Om Katare, who left Datia district of Madhya Pradesh 37 years ago to pursue his passion for stage, recalls his journey and the highs and lows of theatre
It was an intimate and discomforting situation, a family feud too close to escape from. Tension escalated, inching towards the classic incomplete slap after which the world must stand still for a moment. But the patriarch of the family hollered, pointing elsewhere though, upwards, towards the almighty but not really interacting with him, "Arre! You are not getting it. The light dims the moment she gets up."
Om Katare (in saffron kurta) directs a scene during rehearsals for Jeene Bhi Do Yaaro; the play debuts at the Yatri Festival. Pic/Nimesh Dave
"But there will be a blackout," spoke the celestial voice. "Let there be a blackout. Please do it according to plan," bellowed the patriarch and suddenly changed expression as light fell on his face to complete his argument with the senior lady of the house in stunning, almost schizophrenic, switch of personality. But there was no blackout. He hollered again. And the cycle was repeated. Again.
Displaying this unintended but fantastic show of dual personalities were Om Katare and actors of his group Yatri, rehearsing and managing the production of their new play, Jeene Bhi Do Yaaron at Prithvi theatre.
A moment from Yatri's play Jeene Bhi Do Yaaro. Pic/Nimesh Dave
The play will be launched on January 13, as a part of the Yatri Festival. It celebrates 37 years of the group and will also feature performances of their popular plays, Chinta Chhod Chintamani, Gaj Foot Inch, Hadh Kar Di Aapne and Ravanleela at four city venues including Prithvi theatre, which was where it all began.
Om Katare, founder-director of Yatri
"Prithvi is the only place where I can be at peace, doing nothing at all. I can spend hours here. This is where I started my journey and performed the first houseful play and hundreds later over the years," says Katare, who began his directorial journey at Prithvi with Ek Tha Gadha, in 1979.
"I had no idea what the future of the play would be and booked just one Sunday at the auditorium with trepidation. Given the option today, I would book all Sundays for the next 10 years," he says.
No time for classics
But this is not the only change 55-year-old Katare has witnessed. He saw the commercial theatre movement build, which he feels is scattered now, with a new audience and transforming taste in theatre.
"I came to Mumbai from Datia, a district near Jhansi in Madhya Pradesh. I was mesmerised by performances of Sulabha Deshpande in Vijay Tendulkar's plays. But classics have lost their appeal with the people. Hardly anyone performs classics or plays of complex nature anymore. Even if one does a production or two, it becomes an exercise in self-satisfaction with practical financial problems," Katare explains, looking at a man who had brought him bunch of bills. But he adds that it does not mean that theatre now is completely devoid of traditional values. A case in point, he says, is their new play, Jeene Bhi Do Yaaro, which deals with the modern relationship malaises including diminishing post-marital sex.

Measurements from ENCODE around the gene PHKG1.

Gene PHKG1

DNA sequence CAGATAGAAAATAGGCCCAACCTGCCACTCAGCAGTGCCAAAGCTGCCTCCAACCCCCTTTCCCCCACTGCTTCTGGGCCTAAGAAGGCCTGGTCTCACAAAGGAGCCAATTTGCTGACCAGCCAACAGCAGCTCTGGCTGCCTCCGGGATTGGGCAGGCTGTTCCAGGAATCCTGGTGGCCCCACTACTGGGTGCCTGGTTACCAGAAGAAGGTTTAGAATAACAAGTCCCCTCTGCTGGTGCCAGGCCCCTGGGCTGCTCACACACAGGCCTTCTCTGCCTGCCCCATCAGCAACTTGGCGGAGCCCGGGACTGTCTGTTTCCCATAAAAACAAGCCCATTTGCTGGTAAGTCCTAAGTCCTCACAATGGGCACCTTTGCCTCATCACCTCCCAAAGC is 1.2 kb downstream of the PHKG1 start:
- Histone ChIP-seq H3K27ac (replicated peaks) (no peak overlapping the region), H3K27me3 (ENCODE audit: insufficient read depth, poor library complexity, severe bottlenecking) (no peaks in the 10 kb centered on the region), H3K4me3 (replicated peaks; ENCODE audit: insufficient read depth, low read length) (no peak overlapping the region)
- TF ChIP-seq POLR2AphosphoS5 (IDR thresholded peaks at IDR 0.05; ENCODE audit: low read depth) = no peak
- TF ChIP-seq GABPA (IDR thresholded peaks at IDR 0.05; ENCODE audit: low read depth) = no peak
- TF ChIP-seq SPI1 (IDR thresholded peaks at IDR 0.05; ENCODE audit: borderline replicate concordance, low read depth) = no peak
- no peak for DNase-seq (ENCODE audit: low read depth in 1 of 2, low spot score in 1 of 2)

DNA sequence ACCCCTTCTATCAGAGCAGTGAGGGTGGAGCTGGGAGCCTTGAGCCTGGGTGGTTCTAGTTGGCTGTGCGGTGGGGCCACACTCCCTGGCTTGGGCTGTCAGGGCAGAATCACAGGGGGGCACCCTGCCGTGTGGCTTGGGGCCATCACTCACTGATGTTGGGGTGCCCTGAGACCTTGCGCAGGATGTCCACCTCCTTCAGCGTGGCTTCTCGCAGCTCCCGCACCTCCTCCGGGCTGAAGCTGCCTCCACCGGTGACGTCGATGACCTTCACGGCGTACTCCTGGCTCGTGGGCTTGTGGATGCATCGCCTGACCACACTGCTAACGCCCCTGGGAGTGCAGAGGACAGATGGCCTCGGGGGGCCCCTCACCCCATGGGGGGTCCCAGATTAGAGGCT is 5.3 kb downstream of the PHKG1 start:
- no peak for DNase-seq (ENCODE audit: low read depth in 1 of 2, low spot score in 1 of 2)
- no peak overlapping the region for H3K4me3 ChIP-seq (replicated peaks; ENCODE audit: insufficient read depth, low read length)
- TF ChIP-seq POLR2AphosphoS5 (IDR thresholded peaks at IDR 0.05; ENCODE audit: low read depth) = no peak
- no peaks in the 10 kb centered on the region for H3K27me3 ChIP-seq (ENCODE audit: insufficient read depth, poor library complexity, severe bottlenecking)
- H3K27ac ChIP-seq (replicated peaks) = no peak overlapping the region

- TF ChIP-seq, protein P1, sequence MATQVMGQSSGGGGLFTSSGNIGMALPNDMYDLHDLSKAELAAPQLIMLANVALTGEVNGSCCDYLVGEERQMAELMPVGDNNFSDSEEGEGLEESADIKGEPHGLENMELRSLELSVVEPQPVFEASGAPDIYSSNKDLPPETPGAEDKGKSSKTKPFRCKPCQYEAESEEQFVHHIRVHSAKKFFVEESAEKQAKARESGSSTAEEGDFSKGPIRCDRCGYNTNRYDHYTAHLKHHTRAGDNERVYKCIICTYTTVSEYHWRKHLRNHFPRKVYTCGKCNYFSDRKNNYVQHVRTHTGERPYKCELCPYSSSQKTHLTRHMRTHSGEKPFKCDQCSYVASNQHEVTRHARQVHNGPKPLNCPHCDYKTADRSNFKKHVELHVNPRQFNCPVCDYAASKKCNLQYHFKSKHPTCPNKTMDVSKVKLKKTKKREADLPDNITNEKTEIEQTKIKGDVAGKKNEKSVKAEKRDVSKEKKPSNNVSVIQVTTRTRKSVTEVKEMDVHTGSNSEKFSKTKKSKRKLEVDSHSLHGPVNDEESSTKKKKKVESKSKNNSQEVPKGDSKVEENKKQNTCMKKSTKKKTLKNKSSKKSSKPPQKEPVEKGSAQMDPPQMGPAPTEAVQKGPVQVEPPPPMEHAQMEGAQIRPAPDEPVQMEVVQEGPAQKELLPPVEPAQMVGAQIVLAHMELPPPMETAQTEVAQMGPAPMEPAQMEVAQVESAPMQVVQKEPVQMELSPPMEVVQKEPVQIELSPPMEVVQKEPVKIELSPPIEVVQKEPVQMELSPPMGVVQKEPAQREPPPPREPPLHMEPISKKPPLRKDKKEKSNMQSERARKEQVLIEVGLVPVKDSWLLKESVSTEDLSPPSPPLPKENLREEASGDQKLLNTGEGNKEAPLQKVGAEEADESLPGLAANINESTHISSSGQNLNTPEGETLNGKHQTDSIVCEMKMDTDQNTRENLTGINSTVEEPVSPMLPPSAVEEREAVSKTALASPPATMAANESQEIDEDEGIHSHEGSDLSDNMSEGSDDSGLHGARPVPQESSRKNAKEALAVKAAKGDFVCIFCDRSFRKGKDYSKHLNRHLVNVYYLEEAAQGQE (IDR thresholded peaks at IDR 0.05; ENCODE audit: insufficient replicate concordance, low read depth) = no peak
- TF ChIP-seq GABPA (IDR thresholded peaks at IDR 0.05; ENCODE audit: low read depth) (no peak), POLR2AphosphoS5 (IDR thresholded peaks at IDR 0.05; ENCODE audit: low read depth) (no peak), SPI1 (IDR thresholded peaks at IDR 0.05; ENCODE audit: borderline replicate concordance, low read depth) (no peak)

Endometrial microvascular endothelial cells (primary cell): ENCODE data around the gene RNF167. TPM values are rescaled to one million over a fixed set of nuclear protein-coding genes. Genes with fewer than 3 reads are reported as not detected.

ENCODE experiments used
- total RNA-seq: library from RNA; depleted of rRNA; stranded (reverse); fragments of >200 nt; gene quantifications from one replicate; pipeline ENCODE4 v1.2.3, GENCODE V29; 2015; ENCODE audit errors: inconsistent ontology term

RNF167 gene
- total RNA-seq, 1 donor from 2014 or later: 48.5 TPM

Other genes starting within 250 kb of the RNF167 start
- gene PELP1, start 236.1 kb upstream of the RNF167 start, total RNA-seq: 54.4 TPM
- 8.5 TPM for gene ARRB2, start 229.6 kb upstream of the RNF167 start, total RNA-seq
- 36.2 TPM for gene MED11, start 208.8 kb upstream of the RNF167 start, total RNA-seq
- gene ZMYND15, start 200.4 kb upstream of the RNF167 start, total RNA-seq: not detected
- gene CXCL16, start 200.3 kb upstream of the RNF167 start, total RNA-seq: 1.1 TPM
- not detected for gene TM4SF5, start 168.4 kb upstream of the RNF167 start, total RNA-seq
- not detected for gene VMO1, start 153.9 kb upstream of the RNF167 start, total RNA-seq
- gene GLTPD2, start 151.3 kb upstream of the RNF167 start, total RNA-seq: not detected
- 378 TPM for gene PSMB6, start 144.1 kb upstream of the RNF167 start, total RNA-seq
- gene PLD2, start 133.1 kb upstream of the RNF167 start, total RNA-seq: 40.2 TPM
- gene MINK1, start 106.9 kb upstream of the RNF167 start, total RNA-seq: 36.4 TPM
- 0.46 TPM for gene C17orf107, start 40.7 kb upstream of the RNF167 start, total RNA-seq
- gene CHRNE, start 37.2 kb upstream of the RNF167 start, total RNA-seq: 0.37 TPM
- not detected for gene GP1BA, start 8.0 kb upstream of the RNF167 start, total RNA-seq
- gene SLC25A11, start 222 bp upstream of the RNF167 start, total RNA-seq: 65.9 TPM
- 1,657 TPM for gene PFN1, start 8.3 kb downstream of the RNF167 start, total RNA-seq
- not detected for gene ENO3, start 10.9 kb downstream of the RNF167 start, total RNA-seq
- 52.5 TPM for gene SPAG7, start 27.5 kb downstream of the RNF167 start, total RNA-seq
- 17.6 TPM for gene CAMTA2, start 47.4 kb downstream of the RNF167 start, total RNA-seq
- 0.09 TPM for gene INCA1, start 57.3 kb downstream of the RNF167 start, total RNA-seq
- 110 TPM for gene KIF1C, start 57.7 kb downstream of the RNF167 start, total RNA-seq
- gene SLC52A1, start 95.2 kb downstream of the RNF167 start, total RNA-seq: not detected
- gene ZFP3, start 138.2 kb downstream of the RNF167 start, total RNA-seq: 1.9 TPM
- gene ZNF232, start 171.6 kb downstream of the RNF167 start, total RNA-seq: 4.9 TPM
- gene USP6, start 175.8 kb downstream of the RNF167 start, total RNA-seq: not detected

"It deals with a very real issue. The fact that today's couples hardly have time for each other is obviously leading to an increase in divorces; the audience connects with an issue like this immediately. It is not a tragedy but it has pain; but our take is not very grave," he points out.
To stay relevant they have performed everywhere. "We have performed for corporates and on the streets, and if necessary, we can also perform in drawing rooms," he says.
Katare recalls how Mumbai's theatre landscape, which witnessed a positive, productive time in the 1980s, and had peaked in the early 90s, ebbed thereafter. "It was a fantastic time. It seemed like theatre could finally become a financially viable option but then it got scattered. We still have full houses but the enthusiasm is not the same. The audience has now split; there is a separate audience for Yatri, for IPTA and other groups and then there is a steady but smaller audience for all quality theatre."
He does not hesitate to assert that theatre is not a financially viable profession in the country. And points out that it is chiefly because of the lack of a culture that encourages paying for theatre. "In several parts of the country there is no concept of buying tickets for a play. If there has to be a change, theatre has to be introduced as a subject in schools like in many countries," he believes.
He then points out how some people manage to be a part of his group with steady jobs while some double it up with television work. "They often miss rehearsals and I understand that it is difficult for them. I know their heart lies in stage and given the option, this is the only thing they would do. The stage has something magical."
Log on to: www.omkatare.com/yatri/yatri-festival.asp for festival details
Raavanleela is considered to be the most popular play from Yatri. Here, a Ramleela performance turns chaotic and hilarious when some untrained people are roped in to act
Chandu Ki Chachi is about Chandu, an orphan brought up by his aunt, who wants to fulfill all her dreams but it gets complicated when he becomes obsessive
The play Chinta Chhod Chintamani has been immensely popular. It is about a father who thinks his children are no good. It’s considered a laugh riot